In March last year, guitar maker Gibson brought some eye-catching sparkle to its twin-horned classic by adding more than 400 carat of diamonds and pounds of 18 K gold to an SG for the creation of the two million dollar Eden of Coronet. Master Builders from Fender's Custom Shop recently raided the jewelry box to give the workhorse Telecaster a luxury makeover inspired by an 18th century pocket watch.
Four years after launching the G5 Guitar Effects and Amp Simulator Pedal, Zoom has announced what the company claims is the "finest collection of guitar effects offered in one package." The G5n multi-effects processor packs 78 effects, amp and cabinet emulators, together with factory patches created by a diverse line-up of guitarists and onboard rhythm patterns.
Learning to play guitar is hard. Though there's no effective replacement for many of hours of repetitive practice, today's six-string students do have numerous teaching aids to help make the learning curve a little less steep. PocketStrings, for example, caters for chord shaping on the go, Fretlight illuminates fretting finger positions, games like Rocksmith make learning more fun and countless mobile apps can turn the ubiquitous smartphone into a powerful teaching tool. But there are times when simply marking finger positions on a fretboard might make chords and scales easier to remember. Naturally, you don't want to be taking a Sharpie to your axe of choice, which is where Fret Friend may come in handy.
Though interfaces like the excellent iRig Pro Duo are great for bridging the divide between music creation apps running on an iPhone or iPad and an electric guitar, changing tones on the fly does involve taking playing hands away from the guitar to make a touchscreen selection. China's Tone Shifter has developed a box that places such control, and much more, at a player's foot-stomping disposal.
Wireless technology has been available for a good many years, but reliability, affordability and complexity issues mean that many players prefer to remain cabled to an amp. Line 6 is looking to solve such problems with the Relay G10, a plug and play system that's claimed as easy as using a cable and has enough battery life to survive the longest of noodlefests.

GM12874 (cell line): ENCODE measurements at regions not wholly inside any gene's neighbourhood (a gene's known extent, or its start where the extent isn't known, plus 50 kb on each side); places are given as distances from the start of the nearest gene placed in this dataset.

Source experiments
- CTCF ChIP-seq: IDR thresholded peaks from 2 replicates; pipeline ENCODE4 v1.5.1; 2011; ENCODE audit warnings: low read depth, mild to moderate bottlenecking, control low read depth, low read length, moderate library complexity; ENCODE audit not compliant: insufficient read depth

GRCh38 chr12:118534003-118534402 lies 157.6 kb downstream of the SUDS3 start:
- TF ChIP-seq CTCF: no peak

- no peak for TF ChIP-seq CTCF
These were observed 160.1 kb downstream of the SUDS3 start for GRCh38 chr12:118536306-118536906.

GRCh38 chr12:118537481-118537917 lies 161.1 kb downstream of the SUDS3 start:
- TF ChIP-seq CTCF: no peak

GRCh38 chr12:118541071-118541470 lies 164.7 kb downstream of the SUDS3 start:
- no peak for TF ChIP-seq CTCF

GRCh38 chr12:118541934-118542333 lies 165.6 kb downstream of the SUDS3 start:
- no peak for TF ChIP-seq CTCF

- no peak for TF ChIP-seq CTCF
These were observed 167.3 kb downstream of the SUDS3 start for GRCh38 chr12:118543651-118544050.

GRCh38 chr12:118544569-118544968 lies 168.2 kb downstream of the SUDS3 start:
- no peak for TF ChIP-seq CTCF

There's no doubt that tablets and smartphones have made multi-track audio recording on the run easier than ever. But connecting instruments to iPads and iPhones has never been quite as simple. The iRig Pro Duo from IK Multimedia helps make that final connection and allows musicians to truly record on the run.
Tweaking settings on effects stomps for different song requirements can be a bit of pain. Not only do you have to indulge the patience of the audience by crouching down to your pedalboard to turn the knobs, but you also have to remember which value positions give the desired sound. GigRig's AutoPot allows players to set value presets and have up to three of its arms change the settings for them.
Back in 2012, Vox reached back through its mold-breaking design history for the launch of the Apache travel guitars. The swinging 60s have again provided some inspirational fodder for next generation instruments, though only in name this time around. The Starstream Type-1 guitars feature an onboard modeling system that includes 27 different tones to play with, and a rather distinctive body shape.
Fishman's TriplePlay MIDI controller and pickup gives guitar players access to a world of digital sound generation, whether it's playing a funky vintage synth from your fretboard or blowing a haunting melody on a flute. The controller wirelessly links to music creation software running on a laptop, which then outputs the tones via the audio jack to headphones, powered speakers or even an instrument amp. But you don't really want to be leaving your laptop, which may contain personal information, just off stage when touring small clubs, so Fishman has launched the FC-1 Floor Controller. This allows players access to patches and presets from connected sound modules and synths.
If you're looking to divebomb and squeal like Steve Vai or Joe Satriani, but your vintage guitar doesn't have a vibrato system, you could avoid losing chunks of tonewood by installing a top mount system like the FRX from Floyd Rose. But switching from hardtail to whammy will still involve slamming your axe on the maintenance table for a while. Sydney, Australia-based Fomofx says that its Virtual Jeff can be installed in just 30 seconds on just about any guitar, and easily removed when not needed.